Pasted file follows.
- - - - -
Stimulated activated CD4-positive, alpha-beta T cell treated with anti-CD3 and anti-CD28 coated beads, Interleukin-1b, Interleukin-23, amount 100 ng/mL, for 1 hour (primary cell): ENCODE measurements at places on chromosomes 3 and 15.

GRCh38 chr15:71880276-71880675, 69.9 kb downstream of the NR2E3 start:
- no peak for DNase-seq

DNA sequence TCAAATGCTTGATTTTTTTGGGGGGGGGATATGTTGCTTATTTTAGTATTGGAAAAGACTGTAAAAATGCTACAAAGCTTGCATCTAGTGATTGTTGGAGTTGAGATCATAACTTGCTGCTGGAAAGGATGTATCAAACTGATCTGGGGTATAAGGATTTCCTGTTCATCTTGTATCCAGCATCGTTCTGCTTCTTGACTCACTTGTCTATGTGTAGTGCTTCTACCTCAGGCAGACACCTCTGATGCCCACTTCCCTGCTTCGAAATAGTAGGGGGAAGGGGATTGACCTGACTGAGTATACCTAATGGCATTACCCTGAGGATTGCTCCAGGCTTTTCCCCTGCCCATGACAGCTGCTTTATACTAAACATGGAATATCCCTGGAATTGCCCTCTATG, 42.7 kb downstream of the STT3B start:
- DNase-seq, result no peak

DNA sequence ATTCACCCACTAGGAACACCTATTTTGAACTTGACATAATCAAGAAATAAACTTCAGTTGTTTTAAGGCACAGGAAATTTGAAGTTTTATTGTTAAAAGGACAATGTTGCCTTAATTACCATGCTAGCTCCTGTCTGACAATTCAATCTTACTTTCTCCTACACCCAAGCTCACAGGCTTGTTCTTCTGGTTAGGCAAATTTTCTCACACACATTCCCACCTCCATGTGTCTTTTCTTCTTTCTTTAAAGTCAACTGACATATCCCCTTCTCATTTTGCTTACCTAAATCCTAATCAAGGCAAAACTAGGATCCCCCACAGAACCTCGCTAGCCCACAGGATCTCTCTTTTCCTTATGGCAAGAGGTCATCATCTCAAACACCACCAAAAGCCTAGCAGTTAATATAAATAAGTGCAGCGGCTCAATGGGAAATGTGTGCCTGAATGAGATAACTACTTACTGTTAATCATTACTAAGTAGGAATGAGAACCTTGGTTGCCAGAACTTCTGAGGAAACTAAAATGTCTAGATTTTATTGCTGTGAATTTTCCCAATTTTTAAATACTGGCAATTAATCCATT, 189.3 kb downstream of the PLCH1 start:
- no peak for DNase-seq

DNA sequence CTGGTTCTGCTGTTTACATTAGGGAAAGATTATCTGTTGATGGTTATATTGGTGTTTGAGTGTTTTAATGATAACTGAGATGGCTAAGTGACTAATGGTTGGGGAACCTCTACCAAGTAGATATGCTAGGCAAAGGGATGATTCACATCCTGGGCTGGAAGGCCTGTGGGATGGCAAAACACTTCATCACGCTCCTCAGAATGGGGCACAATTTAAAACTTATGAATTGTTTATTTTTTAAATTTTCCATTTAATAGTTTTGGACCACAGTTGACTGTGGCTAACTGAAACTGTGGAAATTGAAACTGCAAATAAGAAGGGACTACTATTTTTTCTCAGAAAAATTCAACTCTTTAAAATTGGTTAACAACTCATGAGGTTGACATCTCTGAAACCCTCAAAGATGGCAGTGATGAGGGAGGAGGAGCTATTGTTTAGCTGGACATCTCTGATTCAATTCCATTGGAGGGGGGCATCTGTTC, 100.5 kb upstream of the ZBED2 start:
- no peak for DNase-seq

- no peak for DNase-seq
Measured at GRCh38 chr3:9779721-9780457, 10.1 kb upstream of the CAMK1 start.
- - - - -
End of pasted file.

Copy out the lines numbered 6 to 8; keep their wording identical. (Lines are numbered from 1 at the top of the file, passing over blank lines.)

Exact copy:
DNA sequence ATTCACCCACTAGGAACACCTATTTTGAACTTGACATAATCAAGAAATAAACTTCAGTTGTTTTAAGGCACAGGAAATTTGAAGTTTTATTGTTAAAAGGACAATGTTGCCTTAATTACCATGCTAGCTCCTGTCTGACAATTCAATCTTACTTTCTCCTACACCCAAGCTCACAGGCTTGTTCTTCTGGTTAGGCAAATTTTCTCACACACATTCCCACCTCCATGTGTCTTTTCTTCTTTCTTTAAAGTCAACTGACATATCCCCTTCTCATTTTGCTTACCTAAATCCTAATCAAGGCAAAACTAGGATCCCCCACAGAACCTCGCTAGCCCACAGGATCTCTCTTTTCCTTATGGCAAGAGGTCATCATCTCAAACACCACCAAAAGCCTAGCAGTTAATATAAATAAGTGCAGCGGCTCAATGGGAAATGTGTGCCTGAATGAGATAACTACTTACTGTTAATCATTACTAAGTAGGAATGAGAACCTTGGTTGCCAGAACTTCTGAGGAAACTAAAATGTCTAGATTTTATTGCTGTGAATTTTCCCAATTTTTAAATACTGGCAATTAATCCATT, 189.3 kb downstream of the PLCH1 start:
- no peak for DNase-seq

DNA sequence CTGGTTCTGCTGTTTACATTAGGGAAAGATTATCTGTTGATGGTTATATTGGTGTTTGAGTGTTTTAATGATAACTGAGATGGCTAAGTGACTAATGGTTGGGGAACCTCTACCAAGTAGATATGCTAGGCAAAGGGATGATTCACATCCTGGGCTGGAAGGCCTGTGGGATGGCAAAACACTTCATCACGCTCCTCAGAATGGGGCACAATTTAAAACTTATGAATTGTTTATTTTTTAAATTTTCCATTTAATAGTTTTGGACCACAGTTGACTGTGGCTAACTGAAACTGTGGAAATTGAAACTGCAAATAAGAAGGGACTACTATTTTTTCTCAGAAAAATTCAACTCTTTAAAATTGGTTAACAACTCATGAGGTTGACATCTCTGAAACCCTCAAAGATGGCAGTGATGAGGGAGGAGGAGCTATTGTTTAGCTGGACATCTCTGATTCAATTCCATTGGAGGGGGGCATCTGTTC, 100.5 kb upstream of the ZBED2 start: